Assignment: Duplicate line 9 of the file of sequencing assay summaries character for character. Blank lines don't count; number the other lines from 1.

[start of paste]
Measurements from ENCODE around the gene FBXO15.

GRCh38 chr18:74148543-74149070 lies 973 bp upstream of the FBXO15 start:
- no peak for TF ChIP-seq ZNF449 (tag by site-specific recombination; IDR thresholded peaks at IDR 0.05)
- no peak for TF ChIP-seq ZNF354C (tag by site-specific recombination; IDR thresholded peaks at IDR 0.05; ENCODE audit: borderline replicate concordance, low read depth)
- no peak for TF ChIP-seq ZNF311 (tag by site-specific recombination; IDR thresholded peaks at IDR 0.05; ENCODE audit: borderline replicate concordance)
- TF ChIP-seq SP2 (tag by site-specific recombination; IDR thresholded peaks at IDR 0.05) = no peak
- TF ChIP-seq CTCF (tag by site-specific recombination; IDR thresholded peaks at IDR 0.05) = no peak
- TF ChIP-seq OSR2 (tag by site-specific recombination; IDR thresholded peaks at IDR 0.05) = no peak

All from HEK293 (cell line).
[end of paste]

All from HEK293 (cell line).